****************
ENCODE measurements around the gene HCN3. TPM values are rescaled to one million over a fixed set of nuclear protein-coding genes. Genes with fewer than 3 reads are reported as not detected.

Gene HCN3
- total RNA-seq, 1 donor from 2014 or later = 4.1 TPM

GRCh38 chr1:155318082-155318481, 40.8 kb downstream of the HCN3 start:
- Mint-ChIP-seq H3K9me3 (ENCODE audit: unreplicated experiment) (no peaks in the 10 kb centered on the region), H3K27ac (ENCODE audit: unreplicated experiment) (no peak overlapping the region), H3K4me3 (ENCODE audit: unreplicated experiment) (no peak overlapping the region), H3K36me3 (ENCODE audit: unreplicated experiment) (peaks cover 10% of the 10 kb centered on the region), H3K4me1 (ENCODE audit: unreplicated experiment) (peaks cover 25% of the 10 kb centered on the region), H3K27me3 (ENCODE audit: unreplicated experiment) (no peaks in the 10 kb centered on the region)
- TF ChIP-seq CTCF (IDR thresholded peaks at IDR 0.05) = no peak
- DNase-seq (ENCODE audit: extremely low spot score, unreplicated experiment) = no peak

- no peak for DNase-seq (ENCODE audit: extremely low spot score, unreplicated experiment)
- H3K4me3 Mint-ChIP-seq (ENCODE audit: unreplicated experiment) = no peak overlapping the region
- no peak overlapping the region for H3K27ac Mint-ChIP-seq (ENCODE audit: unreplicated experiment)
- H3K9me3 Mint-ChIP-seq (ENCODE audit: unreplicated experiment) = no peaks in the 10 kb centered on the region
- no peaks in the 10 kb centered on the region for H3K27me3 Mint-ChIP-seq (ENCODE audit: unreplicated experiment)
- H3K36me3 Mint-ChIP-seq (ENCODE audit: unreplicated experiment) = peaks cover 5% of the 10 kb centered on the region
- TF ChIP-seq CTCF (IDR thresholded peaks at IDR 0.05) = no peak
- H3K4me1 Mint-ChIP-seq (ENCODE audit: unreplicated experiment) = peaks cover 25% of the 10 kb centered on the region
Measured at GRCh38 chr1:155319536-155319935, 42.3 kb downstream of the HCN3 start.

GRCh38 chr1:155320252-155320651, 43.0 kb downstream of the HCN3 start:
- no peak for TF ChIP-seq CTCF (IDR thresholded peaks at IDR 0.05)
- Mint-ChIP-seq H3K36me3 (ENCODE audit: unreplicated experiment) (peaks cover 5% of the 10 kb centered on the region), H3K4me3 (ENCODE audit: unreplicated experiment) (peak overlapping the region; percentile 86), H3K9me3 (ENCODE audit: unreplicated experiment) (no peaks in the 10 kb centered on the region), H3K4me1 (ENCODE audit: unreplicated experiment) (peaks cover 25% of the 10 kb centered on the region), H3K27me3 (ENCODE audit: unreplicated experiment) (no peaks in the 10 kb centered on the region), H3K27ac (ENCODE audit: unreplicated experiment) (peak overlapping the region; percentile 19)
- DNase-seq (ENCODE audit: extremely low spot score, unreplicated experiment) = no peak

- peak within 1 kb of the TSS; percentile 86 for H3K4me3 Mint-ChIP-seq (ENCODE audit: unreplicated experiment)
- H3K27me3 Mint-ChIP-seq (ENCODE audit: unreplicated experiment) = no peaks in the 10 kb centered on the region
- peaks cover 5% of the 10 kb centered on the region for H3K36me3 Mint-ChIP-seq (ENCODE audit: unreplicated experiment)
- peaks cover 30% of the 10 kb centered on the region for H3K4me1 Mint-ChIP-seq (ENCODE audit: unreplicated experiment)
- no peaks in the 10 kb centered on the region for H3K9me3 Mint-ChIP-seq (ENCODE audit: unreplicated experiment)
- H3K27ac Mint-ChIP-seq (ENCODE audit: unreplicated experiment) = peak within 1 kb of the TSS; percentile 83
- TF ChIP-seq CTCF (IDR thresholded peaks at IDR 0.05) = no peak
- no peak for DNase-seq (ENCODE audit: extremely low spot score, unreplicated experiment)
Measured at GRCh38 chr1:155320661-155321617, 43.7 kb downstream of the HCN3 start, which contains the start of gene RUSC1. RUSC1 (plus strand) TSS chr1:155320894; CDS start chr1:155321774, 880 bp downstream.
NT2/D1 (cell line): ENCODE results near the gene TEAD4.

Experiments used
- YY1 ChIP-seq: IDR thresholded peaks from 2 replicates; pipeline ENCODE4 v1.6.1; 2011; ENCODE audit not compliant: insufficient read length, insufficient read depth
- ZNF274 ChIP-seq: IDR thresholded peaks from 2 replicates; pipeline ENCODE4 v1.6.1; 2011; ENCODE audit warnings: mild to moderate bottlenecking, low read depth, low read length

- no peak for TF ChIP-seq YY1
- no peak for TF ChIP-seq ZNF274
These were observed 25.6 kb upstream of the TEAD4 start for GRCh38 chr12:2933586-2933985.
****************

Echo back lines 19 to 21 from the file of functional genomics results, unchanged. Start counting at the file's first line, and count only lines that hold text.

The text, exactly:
- Mint-ChIP-seq H3K36me3 (ENCODE audit: unreplicated experiment) (peaks cover 5% of the 10 kb centered on the region), H3K4me3 (ENCODE audit: unreplicated experiment) (peak overlapping the region; percentile 86), H3K9me3 (ENCODE audit: unreplicated experiment) (no peaks in the 10 kb centered on the region), H3K4me1 (ENCODE audit: unreplicated experiment) (peaks cover 25% of the 10 kb centered on the region), H3K27me3 (ENCODE audit: unreplicated experiment) (no peaks in the 10 kb centered on the region), H3K27ac (ENCODE audit: unreplicated experiment) (peak overlapping the region; percentile 19)
- DNase-seq (ENCODE audit: extremely low spot score, unreplicated experiment) = no peak

- peak within 1 kb of the TSS; percentile 86 for H3K4me3 Mint-ChIP-seq (ENCODE audit: unreplicated experiment)